Choose your words carefully. When discussing the original plan, never use the word “disagree.” That might get the boss’s back up. Even a “but” might infer you’re negating what the boss says. Present “recommendations” or “suggestions,” not the “conclusion” you reached about what’s needed, which would sound pompous.

Despite your best efforts, the boss may insist that you carry out the original plan. If that happens, the best solution may be to get approval to do so on a test basis. Be sure you make it an honest test, not one intended to showcase the plan’s weaknesses. Document every step. Let staff members who don’t have an interest in the results help you make your evaluation. Cite their participation when you report the results.

What can you do if the boss remains unpersuaded? Come to the meeting prepared for that possibility. If the plan violates law or compromises ethics, you may choose to refuse and accept the consequences. Absent those kinds of problems, though, you can agree to move ahead and feel good about it because you’ve met your obligation to make a strong case against the decision. Be sure the boss understands that you’re ready to move forward with dedication and enthusiasm.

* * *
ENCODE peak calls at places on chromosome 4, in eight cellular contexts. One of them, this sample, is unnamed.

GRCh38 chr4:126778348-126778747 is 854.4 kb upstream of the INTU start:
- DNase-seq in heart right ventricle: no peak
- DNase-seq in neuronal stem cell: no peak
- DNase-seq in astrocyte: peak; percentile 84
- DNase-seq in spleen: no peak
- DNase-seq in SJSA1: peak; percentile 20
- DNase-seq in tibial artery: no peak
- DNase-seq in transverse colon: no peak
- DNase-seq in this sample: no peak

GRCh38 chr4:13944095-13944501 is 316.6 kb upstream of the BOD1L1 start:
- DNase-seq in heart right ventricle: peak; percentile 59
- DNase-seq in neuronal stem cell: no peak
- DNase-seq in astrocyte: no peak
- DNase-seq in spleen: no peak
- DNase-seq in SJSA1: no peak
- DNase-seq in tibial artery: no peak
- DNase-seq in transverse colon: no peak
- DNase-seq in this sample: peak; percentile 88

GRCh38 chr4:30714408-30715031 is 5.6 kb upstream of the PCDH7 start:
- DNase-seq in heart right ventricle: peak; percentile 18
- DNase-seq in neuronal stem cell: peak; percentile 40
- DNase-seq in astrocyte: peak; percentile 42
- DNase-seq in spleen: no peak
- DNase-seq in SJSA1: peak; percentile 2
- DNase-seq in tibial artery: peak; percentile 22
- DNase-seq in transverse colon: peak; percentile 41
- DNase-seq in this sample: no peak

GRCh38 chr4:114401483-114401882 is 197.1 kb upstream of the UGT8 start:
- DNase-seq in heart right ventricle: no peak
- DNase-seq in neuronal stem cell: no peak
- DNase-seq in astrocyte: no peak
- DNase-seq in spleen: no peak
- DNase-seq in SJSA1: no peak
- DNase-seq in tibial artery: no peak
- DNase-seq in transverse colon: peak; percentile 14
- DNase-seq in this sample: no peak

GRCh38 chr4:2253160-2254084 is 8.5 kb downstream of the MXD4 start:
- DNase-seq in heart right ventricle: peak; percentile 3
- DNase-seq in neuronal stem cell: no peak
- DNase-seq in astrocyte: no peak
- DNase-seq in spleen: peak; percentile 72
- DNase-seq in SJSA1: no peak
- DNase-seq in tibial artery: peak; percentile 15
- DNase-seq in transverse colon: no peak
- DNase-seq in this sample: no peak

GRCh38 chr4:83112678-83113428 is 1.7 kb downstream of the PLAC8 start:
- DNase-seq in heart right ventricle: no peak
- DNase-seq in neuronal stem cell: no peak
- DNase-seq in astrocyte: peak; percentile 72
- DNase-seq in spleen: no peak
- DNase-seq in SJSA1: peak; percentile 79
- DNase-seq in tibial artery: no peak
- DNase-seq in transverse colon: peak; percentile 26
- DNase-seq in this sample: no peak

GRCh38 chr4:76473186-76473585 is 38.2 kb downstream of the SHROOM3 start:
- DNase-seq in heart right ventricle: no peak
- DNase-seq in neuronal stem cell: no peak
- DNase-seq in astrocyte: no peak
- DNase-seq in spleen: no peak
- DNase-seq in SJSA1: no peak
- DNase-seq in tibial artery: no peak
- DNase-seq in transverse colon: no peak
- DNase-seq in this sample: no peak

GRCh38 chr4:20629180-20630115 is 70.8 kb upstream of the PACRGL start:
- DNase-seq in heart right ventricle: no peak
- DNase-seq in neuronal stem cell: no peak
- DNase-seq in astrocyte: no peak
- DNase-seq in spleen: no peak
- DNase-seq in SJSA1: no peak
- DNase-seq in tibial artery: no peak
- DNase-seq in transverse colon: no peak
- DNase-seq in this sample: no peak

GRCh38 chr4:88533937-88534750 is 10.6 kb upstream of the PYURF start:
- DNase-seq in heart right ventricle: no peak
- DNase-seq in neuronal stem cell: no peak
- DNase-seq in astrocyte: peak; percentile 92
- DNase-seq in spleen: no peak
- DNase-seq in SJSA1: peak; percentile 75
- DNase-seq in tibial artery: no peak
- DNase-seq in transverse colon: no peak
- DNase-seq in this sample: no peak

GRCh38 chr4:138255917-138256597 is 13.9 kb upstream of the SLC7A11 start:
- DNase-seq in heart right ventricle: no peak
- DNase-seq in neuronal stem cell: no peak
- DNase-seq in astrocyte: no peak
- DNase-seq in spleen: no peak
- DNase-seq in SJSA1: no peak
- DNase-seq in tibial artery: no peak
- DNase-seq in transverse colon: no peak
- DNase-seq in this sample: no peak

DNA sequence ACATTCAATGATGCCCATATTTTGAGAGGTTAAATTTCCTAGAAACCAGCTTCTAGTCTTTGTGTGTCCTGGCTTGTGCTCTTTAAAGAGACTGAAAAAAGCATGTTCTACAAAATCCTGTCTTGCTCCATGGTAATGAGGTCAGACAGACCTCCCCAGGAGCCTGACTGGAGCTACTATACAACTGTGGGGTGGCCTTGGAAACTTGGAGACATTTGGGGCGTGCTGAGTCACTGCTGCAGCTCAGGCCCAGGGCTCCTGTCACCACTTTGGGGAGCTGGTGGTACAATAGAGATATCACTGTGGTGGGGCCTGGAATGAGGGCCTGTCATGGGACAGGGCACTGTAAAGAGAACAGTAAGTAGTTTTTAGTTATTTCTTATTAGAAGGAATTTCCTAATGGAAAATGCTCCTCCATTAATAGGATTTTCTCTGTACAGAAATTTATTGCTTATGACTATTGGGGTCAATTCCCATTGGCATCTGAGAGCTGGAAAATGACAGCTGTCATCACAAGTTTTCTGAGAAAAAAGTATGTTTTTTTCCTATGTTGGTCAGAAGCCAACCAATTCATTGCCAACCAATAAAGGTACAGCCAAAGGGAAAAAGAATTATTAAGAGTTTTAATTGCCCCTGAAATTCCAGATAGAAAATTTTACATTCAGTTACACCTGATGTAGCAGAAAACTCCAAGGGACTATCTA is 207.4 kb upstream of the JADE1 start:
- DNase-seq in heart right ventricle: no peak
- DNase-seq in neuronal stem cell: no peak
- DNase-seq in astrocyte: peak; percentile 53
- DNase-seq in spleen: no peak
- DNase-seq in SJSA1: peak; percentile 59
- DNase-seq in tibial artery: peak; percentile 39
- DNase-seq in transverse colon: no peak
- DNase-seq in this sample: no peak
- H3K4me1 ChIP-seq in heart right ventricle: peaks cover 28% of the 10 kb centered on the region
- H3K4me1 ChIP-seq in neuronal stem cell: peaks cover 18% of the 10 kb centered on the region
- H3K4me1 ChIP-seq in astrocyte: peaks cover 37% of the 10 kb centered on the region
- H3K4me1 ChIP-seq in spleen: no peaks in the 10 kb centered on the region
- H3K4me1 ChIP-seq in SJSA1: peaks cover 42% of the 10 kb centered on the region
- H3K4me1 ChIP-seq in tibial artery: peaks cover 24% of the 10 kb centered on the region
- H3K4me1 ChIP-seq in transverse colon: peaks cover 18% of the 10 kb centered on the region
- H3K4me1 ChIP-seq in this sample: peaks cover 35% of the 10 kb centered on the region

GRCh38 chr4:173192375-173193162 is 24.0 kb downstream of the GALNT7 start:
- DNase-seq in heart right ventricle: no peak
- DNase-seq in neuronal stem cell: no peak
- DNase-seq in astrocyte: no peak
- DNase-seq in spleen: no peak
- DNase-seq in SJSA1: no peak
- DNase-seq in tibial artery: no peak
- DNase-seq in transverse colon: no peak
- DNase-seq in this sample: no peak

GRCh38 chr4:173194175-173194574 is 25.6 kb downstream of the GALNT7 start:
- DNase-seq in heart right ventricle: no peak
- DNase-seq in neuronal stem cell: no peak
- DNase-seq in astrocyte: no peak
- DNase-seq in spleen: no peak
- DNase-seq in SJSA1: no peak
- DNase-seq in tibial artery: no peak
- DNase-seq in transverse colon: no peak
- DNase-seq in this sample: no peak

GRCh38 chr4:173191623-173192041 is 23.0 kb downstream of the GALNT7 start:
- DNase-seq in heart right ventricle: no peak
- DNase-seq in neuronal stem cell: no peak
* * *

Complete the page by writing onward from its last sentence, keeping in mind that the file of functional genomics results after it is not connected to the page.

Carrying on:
At some point every manager has to argue with the boss. Whether or not you’re successful, the challenge can provide a payoff. You get to demonstrate leadership, creativity, an ability to negotiate and deep concern for the well being of both your boss and the company.
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By Bill Rosenthal

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If you are serious about your professional career and want to pass your IT Certification exam in first attempt and don’t want to waste your precious time and money then visit http://www.ComputerTipsnTricks.com/ITcert.htm for Free Practice Exams, Free Study Material / Books etc.